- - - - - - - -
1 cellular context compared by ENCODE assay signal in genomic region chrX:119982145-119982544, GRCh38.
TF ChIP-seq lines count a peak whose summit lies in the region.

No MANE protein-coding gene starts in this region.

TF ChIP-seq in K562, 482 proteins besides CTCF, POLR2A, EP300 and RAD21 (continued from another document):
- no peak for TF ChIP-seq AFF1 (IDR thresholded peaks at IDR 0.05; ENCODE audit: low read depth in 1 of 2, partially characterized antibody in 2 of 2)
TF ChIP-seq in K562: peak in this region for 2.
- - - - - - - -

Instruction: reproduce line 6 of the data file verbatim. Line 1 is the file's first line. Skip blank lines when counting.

TF ChIP-seq in K562: peak in this region for 2.